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Health & Wellness

Found a sebaceous cyst on your dog? Here's what to do

Don’t mistake sebaceous cysts for dog pimples.

We pet our dogs to show affection, itch a scratch they can’t reach and feel for any changes in our pup’s skin. Specifically, rubbing our hands along our dog’s body can tell us if they’ve developed any skin changes.

New bumps, lumps or masses on your dog are understandably initially a cause for concern. But you can often manage them with proper care. For example, sebaceous cysts are a type of bump that can develop on dogs, and there’s a vet-approved treatment plan if you happen to find one on your pup. 

What is a sebaceous cyst? 

It’s essential to define what a cyst actually is before diving into this specific type. According to Dr. Aliya McCullough, Fetch’s on-staff veterinarian, these are fluid-filled pockets that can develop anywhere in a dog’s body or underneath their skin. 

So, you may wonder, what makes a sebaceous cyst different from a regular cyst? “A sebaceous cyst is a pocket under the skin of a dog that's filled with sebum,” Dr. McCullough explains. “Sebum is an oily or waxy substance produced by sebaceous cells to lubricate their skin. Sebaceous cells, and by extension sebaceous cysts, are found around the hair follicles.” Unfortunately, the cause of sebaceous cysts is unknown, but they’re not usually caused by cancer, she adds.

You can find sebaceous cysts by feeling for firm-to semi-firm lumps (often confused with dog pimples) anywhere on a dog’s body, Dr. McCullough says. If the cyst is infected, it’ll likely be swollen or painful, and if it ruptures, yellow-brown or gray discharge may leak from the area, she adds. Dogs with painful sebaceous cysts might lick or chew on the affected spot.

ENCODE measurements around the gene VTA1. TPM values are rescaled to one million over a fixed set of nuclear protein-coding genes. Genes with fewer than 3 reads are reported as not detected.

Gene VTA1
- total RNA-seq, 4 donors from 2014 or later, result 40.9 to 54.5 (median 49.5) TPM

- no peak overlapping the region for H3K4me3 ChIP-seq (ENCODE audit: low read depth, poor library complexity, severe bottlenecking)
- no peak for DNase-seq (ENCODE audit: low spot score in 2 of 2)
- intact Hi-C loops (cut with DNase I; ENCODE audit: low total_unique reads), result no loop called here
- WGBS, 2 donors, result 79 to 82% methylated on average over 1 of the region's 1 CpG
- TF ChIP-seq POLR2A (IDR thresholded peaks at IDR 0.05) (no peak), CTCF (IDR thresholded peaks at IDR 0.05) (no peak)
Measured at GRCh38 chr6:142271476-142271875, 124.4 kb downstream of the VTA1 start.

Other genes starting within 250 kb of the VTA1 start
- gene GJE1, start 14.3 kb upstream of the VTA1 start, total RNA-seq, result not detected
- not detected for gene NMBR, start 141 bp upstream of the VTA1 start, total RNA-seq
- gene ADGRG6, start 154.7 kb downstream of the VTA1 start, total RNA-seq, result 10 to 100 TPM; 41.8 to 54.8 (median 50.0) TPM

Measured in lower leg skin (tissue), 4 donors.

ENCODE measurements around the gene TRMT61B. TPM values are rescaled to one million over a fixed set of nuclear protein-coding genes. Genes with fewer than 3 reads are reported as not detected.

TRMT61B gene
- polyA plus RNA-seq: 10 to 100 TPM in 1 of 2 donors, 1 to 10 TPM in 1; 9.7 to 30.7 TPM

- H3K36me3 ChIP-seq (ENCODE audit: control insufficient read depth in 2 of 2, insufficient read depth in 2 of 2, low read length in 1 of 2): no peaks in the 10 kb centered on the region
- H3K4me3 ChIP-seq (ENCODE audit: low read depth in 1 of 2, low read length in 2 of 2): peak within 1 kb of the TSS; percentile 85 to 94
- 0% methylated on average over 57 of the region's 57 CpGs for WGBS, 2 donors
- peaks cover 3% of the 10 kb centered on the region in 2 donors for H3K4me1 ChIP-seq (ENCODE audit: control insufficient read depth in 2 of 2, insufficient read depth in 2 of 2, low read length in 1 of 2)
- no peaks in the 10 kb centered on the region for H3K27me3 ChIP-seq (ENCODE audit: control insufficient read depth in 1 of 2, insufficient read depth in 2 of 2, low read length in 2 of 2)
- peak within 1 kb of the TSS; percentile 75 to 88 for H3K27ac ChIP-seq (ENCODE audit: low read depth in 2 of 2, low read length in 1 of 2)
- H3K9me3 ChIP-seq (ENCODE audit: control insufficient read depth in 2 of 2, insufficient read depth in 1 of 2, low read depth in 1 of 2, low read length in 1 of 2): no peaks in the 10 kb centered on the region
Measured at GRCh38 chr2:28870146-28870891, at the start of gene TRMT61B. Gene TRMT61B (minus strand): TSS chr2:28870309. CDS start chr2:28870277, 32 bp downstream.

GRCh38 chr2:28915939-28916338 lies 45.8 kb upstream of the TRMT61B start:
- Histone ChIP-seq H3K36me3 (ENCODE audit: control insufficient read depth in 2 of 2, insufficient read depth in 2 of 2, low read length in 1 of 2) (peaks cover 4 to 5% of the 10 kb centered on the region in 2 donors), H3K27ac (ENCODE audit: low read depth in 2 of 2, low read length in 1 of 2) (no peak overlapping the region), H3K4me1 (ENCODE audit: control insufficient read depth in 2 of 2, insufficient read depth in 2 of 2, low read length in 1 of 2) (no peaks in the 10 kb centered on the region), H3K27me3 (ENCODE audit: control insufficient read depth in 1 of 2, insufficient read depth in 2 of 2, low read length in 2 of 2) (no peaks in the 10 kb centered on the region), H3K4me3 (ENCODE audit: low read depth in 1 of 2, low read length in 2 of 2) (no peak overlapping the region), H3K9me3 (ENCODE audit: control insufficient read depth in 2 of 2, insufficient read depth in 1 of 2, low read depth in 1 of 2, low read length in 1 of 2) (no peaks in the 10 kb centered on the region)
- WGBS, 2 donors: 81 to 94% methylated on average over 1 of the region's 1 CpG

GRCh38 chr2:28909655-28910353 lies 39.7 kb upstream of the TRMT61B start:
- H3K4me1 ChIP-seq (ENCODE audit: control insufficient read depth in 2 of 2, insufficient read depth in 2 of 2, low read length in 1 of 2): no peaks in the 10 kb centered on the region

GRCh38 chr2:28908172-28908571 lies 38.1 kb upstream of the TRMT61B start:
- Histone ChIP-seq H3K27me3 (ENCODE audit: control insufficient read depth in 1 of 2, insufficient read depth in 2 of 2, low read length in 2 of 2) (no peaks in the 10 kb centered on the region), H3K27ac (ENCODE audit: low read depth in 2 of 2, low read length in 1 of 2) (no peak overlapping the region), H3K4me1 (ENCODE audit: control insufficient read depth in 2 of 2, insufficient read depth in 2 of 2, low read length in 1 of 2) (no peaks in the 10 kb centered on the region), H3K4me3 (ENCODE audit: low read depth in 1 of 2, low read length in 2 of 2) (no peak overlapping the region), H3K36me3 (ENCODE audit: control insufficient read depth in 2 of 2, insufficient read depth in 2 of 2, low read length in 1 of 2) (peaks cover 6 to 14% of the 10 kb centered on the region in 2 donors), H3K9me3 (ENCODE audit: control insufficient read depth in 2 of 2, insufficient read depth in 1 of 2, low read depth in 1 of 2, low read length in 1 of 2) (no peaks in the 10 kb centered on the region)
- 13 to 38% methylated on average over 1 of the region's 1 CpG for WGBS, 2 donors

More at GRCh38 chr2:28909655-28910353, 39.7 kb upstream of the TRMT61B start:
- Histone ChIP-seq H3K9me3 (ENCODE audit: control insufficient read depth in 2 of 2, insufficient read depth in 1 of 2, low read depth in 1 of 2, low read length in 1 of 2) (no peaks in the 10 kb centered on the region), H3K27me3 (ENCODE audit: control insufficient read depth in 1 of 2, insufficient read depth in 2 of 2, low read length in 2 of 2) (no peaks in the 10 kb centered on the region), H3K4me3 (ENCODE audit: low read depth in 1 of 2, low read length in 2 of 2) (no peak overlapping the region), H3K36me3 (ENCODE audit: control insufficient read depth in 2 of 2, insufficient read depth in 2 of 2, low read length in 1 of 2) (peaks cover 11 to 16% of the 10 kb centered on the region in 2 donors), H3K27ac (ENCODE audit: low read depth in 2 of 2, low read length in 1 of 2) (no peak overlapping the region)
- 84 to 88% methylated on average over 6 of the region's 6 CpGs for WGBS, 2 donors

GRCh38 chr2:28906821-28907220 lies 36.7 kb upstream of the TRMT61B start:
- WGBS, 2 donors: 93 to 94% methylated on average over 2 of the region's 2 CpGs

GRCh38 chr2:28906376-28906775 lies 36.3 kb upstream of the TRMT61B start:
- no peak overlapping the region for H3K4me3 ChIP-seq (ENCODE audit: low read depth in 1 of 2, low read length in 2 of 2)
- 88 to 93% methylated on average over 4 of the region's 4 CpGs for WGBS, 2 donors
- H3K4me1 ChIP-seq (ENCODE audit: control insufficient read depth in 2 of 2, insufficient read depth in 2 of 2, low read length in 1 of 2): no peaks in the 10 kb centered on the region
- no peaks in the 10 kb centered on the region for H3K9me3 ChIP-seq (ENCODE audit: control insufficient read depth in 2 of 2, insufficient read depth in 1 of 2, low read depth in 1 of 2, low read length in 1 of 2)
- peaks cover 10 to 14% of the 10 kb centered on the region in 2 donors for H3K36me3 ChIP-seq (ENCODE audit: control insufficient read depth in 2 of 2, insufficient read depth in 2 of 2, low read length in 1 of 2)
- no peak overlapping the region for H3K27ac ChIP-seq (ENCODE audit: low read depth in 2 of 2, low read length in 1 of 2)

What to do if you find a sebaceous cyst on your dog? 

After finding a bump, Dr. McCullough urges you to contact your veterinarian as soon as possible. That way, they can diagnose and treat the cyst to ensure your dog is healthy. Sebaceous cysts are often diagnosed by performing a biopsy, she adds.  We recommend enrolling in dog insurance so that if you do need to take your pup to the vet for a sebaceous cyst (or another unexpected illness or injury), Fetch can help reimburse you for treatment.

RELATED: Understanding dog skin cancer

Treatment for sebaceous cysts in dogs

If your veterinarian rules that your pup has a sebaceous cyst, surgical removal will likely be necessary. Unfortunately, there aren't home remedies to treat them or ways to prevent them from occurring, so it’s important to follow your vet’s recommendation. 

“Sebaceous cysts typically don't go away on their own. Some dogs may develop multiple sebaceous cysts,” Dr. McCullough says. 

Finding a lump or bump on your pup can be overwhelming, but knowing to get help from your veterinarian as soon as possible will put your dog on the right treatment track. So while sharing your daily cuddles with your pup, feel around for any changes in your dog's skin to protect their health. 

The Dig, Fetch Pet Insurance's expert-backed editorial, answers all of the questions you forget to ask your vet or are too embarrassed to ask at the dog park. We help make sure you and your best friend have more good days, but we’re there on bad days, too.

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